Right to Counsel

You are here

The American legal system is complicated terrain, even for those with the resources to hire skilled attorneys.

Yet millions of Americans cannot afford counsel, as two very different places illustrate. In New Orleans, more than 80 percent of those charged with criminal offenses are represented by public defenders; in Massachusetts, 64 percent of residents who qualified for civil legal aid were turned away due to a lack of funding.

Throughout our history, NLADA has focused on advancing justice through excellence in civil legal aid and public defense so low-income people receive high-quality representation. This work starts with providing access to counsel whenever possible.

Public Defense

It is essential for a person accused of a crime to have meaningful representation as soon as they enter the justice system. While the Supreme Court has decided that anyone facing a loss of liberty has the right to an attorney, low-income people – who are the great majority of people in our criminal justice system – usually must rely on attorneys who are severely under-resourced.

NLADA promotes public policies that improve early access to counsel and high quality representation. A centerpiece of this work is the Right to Counsel Campaign, which focuses on defining the value of indigent defense for the public and policymakers and strategizing about how to integrate indigent defense systems development into criminal justice reform.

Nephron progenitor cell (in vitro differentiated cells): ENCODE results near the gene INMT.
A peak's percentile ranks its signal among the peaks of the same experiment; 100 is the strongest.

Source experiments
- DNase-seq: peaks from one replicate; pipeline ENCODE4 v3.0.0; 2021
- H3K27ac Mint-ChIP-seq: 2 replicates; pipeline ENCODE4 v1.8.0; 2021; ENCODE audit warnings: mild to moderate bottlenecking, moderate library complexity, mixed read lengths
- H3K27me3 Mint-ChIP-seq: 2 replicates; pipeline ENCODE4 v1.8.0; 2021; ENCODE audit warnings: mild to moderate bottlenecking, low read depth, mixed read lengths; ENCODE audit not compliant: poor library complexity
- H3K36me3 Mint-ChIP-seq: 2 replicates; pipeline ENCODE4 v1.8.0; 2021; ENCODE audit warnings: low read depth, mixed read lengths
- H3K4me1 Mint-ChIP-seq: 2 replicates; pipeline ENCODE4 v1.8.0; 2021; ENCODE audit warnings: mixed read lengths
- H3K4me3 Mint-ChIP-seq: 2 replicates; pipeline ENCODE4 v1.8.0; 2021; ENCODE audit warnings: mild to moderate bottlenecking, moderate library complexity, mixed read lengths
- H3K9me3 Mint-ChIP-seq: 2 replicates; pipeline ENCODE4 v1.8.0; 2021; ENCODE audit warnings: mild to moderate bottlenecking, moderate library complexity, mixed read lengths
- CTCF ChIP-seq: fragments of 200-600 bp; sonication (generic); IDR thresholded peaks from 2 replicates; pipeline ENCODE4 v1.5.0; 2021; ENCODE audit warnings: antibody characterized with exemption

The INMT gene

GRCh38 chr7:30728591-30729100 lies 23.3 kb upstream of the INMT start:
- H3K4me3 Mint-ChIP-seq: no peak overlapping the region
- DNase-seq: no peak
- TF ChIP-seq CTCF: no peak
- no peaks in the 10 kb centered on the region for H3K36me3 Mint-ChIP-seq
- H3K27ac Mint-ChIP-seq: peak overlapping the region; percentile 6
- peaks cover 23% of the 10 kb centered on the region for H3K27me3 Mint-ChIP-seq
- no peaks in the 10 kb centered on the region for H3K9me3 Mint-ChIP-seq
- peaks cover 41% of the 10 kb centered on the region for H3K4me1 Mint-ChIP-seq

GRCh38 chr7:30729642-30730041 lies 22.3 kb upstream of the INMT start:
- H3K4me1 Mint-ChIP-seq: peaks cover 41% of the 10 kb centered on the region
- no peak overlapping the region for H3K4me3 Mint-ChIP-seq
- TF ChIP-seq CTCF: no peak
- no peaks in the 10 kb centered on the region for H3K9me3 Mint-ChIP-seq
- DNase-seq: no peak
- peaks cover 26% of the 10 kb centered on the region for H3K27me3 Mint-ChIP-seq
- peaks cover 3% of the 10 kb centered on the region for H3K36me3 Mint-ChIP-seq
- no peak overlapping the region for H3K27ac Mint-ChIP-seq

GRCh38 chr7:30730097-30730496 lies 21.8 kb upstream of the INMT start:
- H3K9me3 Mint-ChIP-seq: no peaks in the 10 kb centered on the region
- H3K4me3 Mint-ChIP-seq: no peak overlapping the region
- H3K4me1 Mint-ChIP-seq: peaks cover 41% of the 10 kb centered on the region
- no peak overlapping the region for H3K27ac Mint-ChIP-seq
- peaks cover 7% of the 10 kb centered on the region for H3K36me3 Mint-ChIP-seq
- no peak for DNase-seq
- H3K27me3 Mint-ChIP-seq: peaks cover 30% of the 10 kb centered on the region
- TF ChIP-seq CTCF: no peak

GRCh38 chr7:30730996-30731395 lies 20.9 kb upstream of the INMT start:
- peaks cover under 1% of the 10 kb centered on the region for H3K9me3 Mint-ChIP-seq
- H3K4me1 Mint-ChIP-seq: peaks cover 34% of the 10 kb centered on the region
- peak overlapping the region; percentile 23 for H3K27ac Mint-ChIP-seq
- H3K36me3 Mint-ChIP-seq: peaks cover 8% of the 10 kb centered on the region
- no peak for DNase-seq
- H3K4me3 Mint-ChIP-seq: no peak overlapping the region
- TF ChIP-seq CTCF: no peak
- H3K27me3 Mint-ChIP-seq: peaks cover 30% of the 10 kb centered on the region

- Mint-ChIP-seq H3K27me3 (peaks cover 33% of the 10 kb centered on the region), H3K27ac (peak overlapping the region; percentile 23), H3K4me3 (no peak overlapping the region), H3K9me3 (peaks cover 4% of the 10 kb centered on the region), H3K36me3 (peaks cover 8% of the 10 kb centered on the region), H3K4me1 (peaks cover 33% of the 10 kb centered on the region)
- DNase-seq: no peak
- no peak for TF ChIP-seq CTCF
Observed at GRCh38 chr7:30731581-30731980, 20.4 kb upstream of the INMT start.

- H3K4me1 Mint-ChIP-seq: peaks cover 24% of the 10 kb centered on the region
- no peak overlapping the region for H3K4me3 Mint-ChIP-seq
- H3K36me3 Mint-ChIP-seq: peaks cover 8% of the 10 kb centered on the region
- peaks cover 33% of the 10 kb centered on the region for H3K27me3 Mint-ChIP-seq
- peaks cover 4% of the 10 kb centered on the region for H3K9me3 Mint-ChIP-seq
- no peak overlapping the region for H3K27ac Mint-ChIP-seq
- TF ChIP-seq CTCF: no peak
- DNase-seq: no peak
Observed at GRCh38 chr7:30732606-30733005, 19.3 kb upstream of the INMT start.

Civil Legal Aid

It's easy to think that the phrase just about everyone knows -- "You have the right to attorney; if you cannot afford one, one will be appointed for you" -- applies to crucial legal matters such as keeping a home, getting protection from domestic violence, obtaining health care, or receiving veterans' benefits. In reality, the constitutional right to counsel applies only to criminal cases that threaten a loss of liberty, and all the examples immediately above are considered civil matters.

As a result, millions of Americans don't receive representation during potentially life-changing events. NLADA works with a range of organizations and individuals to expand civil access to counsel and to improve the quality of that representation. Learn more about our work in the Civil Legal Aid section of this site.